goes even further than your apparent willingness to load false rhetoric into your arguments to raise serious questions about your credibility on this issue. [What falsehoods, Mr. Baydoun? I have tried painstakingly to provide proper documentation, and citations, for every assertion I have made, and for every fact I have presented. So far, I have seen you do neither, nor have I have I seen you try to refute any of my assertions or facts.
You are right that a reliance solely on rhetoric will raise questions about credibility; however, it appears to me that you are the one so relying.]
Sir, with all due respect, you are not the average student on this issue, [You are correct; I am probably better educated on this issue.] and you speak from a point of a perceived Israeli national interest which you seem to place above our own. [No, I see them as congruent. As it appears, from the heat with which you write on the subject, that you see your own interests as congruent with those of the Lebanese and palestinians.]
Our job as student leaders is not to get into a conflict between Arabs and Israelis, but rather to speak out on an issue of morality and justice regarding our financial dealings with companies that may be complicit in the illegal and immoral practices [Again, show the documentation! Assertions without backing facts are merely rhetoric.]
of the state of Israel, among other parties and states. [I am glad to hear you admit that there are “other parties and states” involved in this matter. Will you name them? Will you document the “illegal and immoral practices” they may have engaged in? Will you condemn such practices in language as strong as that which you use against Israel?
There is an irony here, contained in the title to you letter to the editor, quoted above. You called that letter: Taking sides in Middle East conflict is a bad move for student government. You have now taken sides, strongly, against Israel. What happened to your statement, “not to get into a conflict between Arabs and Israelis?”]
Our students demonstrated their desire for such a resolution and some action on the issue, and we have responded. Is the fact that we agree with our students some sort of outrageous occurrence which threatens the credibility of such action? [You care correct that the SG should listen to the students. However, which students brought this up? Was it an overwhelming majority on campus? A plurality? A small minority? How did they bring this to the SG’s attention? Were they supported by large numbers of the faculty and staff? Was most of the student body supportive, or indifferent? Now we are getting into issues of transparency in government, an essential factor in a democratic institution.]
I reject your assumption that Arab American leaders don't have the same right and responsibility as our other American counterparts to speak out on issues of importance to our nation. [Where did I say that? I assumed, and told you that I assumed, that you and the SG allowed personal biases to decide a policy issue. You have yet to show me otherwise.]
Being Arab and having affiliations based on our opinions as Americans of Arab descent should not threaten our credibility. [Again, where did I say that? Anyone can be credible, as long as they back their opinions and positions with facts, supported by evidence. I have seen you offer no facts to defend the divestment resolution, nor any evidence that an unbiased debate was had on it, or even sought. That undermines the yours and the SG’s credibility on this issue.]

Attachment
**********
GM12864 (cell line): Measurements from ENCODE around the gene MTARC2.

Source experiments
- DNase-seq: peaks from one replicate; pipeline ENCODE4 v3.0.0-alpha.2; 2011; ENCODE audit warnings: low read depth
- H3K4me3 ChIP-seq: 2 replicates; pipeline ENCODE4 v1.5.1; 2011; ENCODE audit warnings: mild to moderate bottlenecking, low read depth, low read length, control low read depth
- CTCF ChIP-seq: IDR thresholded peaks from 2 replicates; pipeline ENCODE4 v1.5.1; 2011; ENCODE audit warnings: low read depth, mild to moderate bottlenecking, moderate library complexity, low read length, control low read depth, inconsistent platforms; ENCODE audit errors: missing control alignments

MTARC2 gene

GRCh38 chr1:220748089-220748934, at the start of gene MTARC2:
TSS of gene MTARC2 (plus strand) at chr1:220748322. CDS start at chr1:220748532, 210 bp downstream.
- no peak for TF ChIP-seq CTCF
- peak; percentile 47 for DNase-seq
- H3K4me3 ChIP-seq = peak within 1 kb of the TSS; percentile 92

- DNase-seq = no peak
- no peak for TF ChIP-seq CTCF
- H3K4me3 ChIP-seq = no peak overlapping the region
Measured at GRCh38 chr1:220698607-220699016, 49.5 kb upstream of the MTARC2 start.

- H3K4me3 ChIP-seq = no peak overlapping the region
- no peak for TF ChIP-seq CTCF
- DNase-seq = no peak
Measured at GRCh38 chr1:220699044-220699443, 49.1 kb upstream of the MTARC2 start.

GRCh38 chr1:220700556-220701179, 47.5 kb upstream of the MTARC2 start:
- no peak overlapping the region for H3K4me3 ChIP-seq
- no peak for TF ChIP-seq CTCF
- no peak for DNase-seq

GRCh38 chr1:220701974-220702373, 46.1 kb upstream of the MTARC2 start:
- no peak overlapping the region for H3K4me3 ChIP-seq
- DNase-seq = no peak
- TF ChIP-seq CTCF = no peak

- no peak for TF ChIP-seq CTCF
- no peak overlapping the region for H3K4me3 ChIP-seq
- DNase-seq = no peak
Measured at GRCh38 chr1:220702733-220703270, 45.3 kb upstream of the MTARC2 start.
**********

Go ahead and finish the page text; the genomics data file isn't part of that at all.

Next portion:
On the other hand, being a shameless defender of occupation, murder, and oppression is a credibility problem. [And there you go again, with unsupported rhetoric, and provocative, inflammatory language. Give facts, and support them!]
Mr. Baydoun, I have gone to great lengths to show why I thought that the SG Executive Board and Senate allowed personal biases to determine a policy position; that they did so without any kind of balanced debate, and even without seeking any kind of balanced debate; and, that the resolution produced was full of inaccuracies and hypocrisy. So far, I have not heard any evidence to the contrary.
Mr. Baydoun, do you have any positive defense to the claims I have detailed?
Finally, Mr. Baydoun, ... I will say publicly, and for the record, that I believe an independent Palestinian State is the most likely solution to the current Israeli-palestinian conflict. I believe that such a state will likely encompass all of Gaza and most of the West Bank, and have it’s capital in the eastern neighborhoods of Jerusalem. I believe that all palestinian refugees will have a right to return to this new State. As I see it, the main obstacles to negotiate are the exact route and nature of a connecting artery between Gaza and the West Bank, and the exact nature of palestinian access to holy sites in Jerusalem. Neither problem should be intractable.
As I pointed out in my last email, I believe also that there are positive and constructive steps that you and your fellow Arab-Americans can take to promote a peaceful solution. Encourage tourism in palestinian-controlled areas. Buy palestinian-made products, and encourage others to do so. Promote real dialogue with groups you oppose; not necessarily to force agreement, but so that you can get to know each other. Donate money to help rebuild palestinian towns and cities.
And that's it. Of course, I'll keep y'all posted.
I think, though, that what is really starting to upset me is how a student from a branch of a major American university still hasn't shown any kind of debating acumen after this long a correspondance. Are American colleges still teaching how to think?